09-Jul-2004 -- So far the summer in north Sweden has been wet and cold, due to winds from south and east. I decided to go to Norway, on the other side of the Caledonian mountain range, to find some better weather. People in the area of Bodö said the summer in north Norway had been fantastic so far, while south Norway had been experiencing pouring rain many days.
The 67Nx17E confluence is located just east of the shore of a peninsula. I went south from the Saltstraumen bridge, spanning the Saltstraumen, the world's largest tide water stream between the big Skjerstadsfjorden and the open ocean, Saltfjorden. On road 17, near Oterstranda, I took north on the little road (with a tunnel) to Forstranda. The last part was a poor gravel road. The last house is called Valle and it was an abandoned harbour pier there and a newly renovated building with the name Tullamore. I put the canoe into the sea. It was a steep shore and very rocky, and a bit tricky because of slippery rockweed. The distance to the confluence from the pier was 1.2 km, and it took about 30 minutes to go there. Two rough-legged buzzards were sitting quite close to some grazing sheep but they flew away when I came closer.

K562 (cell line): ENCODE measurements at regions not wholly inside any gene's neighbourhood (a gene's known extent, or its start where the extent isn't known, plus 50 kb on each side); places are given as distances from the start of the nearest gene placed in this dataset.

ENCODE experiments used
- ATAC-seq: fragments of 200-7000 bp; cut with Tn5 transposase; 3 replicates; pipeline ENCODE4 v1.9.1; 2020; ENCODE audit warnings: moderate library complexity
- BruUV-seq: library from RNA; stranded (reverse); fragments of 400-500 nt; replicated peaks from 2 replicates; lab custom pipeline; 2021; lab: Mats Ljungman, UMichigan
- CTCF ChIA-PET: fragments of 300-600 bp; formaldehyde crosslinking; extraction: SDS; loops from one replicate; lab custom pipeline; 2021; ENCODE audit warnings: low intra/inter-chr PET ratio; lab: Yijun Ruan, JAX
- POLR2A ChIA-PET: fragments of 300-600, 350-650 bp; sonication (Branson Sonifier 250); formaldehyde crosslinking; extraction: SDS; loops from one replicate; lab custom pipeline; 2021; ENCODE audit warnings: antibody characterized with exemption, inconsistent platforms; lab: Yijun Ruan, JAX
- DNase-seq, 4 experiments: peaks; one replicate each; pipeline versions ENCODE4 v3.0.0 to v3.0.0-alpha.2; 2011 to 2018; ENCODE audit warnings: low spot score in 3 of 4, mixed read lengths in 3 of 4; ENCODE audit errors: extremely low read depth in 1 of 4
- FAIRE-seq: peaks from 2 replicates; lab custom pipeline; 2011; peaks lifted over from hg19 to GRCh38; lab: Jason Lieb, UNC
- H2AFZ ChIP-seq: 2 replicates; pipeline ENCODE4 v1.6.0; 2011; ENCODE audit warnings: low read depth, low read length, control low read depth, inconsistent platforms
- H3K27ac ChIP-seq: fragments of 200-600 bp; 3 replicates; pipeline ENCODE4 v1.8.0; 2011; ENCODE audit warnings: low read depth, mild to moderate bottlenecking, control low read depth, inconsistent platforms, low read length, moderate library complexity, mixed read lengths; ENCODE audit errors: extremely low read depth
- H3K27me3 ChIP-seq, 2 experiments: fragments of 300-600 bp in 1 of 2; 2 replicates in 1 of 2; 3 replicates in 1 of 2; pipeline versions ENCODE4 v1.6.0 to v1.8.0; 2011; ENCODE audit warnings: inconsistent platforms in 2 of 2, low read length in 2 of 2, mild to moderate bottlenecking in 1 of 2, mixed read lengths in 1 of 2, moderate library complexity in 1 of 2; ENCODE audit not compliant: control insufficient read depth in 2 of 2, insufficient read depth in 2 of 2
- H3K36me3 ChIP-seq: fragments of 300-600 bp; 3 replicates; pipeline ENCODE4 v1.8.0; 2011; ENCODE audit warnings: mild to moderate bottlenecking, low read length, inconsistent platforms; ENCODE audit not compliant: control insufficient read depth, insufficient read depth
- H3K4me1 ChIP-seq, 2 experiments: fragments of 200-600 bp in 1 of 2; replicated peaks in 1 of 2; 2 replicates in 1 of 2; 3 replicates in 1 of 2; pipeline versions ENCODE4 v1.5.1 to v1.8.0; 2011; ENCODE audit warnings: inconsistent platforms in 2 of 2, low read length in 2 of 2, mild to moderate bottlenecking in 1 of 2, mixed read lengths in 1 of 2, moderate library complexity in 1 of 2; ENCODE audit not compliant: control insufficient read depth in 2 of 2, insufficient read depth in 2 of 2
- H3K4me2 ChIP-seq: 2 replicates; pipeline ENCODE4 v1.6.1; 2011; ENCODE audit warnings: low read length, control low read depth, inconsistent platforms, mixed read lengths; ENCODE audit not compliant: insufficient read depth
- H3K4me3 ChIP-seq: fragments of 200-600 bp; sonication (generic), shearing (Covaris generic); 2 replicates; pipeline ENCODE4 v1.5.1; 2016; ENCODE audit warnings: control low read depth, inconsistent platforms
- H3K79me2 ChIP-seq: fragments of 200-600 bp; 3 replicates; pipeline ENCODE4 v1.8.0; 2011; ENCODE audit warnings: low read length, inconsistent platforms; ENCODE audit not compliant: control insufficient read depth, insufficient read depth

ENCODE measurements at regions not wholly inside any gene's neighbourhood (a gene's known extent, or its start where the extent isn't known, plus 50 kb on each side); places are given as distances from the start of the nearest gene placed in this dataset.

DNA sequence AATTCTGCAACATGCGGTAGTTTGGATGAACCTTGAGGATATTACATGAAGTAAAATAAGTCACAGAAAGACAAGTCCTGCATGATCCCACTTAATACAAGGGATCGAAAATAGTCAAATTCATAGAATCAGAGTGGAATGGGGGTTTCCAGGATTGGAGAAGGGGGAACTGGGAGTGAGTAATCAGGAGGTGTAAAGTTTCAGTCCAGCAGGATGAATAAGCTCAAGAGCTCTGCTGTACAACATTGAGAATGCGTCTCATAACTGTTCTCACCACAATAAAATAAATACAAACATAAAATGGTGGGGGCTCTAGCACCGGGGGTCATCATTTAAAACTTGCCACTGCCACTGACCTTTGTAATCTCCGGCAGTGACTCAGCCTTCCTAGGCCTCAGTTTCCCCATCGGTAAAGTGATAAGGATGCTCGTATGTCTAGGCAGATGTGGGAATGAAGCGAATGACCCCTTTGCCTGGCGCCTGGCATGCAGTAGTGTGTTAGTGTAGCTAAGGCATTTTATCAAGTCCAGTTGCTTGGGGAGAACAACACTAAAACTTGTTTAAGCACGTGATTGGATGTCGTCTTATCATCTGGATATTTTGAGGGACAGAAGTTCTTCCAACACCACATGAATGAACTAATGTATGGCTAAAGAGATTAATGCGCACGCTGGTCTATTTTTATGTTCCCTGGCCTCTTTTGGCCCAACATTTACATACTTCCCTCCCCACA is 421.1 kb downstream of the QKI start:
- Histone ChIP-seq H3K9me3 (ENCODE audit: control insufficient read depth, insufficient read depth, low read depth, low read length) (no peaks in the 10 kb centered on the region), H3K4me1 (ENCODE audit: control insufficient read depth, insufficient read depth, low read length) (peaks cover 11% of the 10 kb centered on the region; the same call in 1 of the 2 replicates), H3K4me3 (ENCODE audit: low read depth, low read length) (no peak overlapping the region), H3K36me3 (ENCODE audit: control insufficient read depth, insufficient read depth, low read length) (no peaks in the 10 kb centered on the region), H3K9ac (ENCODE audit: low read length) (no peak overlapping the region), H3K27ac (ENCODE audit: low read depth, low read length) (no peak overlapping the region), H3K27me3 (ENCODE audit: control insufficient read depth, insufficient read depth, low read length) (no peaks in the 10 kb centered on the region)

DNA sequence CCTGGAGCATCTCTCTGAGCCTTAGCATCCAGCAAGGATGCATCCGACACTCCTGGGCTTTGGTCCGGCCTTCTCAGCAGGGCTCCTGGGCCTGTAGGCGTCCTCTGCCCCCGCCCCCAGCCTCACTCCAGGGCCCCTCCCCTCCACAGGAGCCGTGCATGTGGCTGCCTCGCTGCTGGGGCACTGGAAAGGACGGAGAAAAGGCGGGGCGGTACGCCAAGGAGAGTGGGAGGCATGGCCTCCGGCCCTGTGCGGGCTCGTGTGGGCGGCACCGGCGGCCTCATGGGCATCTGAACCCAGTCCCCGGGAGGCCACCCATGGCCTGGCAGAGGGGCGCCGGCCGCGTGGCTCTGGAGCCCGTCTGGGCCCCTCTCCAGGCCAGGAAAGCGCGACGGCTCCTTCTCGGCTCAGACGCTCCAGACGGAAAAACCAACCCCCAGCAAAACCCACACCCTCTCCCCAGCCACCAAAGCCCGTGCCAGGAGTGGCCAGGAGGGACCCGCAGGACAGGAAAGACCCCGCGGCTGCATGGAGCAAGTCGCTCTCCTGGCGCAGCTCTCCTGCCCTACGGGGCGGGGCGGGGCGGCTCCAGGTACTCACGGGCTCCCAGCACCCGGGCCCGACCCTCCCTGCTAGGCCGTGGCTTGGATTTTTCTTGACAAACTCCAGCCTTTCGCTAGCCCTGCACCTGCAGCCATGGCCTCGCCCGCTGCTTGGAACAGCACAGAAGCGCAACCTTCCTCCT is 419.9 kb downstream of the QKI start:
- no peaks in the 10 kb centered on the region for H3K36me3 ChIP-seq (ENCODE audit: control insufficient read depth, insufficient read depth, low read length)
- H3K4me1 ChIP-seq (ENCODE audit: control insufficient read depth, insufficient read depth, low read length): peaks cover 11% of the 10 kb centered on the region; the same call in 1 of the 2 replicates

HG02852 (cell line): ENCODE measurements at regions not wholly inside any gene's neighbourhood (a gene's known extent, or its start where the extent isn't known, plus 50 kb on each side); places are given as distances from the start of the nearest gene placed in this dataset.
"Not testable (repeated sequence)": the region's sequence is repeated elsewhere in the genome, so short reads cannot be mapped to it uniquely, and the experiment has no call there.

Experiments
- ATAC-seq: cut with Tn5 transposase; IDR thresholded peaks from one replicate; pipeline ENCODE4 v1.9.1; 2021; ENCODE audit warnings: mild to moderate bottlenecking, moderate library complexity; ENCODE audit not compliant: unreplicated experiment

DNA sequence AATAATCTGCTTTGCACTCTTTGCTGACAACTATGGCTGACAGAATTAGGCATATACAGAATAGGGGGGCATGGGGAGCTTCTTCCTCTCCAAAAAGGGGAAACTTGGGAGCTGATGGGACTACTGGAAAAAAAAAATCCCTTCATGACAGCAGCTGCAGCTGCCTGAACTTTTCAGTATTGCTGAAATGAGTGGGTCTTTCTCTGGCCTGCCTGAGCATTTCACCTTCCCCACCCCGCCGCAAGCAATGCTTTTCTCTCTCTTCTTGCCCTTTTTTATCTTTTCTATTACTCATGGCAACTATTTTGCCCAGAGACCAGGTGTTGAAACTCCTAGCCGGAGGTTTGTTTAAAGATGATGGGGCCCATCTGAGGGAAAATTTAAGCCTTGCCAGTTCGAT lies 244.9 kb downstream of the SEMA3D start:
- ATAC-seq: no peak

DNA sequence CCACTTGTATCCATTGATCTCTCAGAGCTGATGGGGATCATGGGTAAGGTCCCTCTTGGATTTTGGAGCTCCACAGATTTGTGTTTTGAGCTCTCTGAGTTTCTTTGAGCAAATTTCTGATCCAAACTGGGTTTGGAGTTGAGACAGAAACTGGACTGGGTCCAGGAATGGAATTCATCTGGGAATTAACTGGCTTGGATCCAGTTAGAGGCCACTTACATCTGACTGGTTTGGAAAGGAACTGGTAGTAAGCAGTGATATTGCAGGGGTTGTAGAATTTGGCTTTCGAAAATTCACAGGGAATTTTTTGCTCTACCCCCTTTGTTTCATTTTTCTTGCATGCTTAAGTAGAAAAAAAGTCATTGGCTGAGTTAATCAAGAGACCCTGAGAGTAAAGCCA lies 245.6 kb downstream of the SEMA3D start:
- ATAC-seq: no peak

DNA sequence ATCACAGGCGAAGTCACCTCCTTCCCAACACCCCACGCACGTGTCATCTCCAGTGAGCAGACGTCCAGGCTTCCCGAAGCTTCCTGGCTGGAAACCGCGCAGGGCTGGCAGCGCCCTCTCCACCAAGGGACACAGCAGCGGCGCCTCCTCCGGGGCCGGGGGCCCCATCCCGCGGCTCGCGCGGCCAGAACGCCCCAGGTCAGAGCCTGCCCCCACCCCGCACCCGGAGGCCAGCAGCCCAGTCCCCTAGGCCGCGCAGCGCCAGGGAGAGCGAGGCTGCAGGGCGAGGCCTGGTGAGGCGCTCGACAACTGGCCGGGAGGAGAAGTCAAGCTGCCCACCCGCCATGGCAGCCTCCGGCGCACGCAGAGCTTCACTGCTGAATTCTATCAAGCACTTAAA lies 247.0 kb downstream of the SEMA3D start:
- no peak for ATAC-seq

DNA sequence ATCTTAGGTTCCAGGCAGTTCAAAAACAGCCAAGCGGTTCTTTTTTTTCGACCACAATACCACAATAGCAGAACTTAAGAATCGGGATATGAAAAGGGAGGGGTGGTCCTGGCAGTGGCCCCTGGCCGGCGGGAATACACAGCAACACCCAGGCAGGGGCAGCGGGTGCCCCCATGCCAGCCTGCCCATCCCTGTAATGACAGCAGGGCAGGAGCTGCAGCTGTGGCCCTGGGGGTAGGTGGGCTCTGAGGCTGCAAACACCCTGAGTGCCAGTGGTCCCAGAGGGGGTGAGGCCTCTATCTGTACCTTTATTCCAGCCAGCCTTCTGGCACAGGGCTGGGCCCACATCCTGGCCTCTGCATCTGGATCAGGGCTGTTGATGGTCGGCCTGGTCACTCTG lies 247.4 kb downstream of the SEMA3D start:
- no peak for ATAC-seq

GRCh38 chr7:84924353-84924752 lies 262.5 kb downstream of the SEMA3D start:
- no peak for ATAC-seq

The confluence point is located in tidewater in Sörfjorden fiord about 10 m east of the shore. The vegetation type on shore is birch forest with low trees. The Norway spruce did never cross Saltfjellet on its own and the Russian spruce didn't come further than Pasviksdalen south of the Varanger peninsula. All spruces seen in between are put there by man.
Back at Valle I spoke to a man living 500 m west of Valle. The shore there was more gently sloping and at low tide it was sand there. He said it would be okay to go down to the shore an put a canoe in the water there, but the road was very slippery, because it was only a track across the grass fields.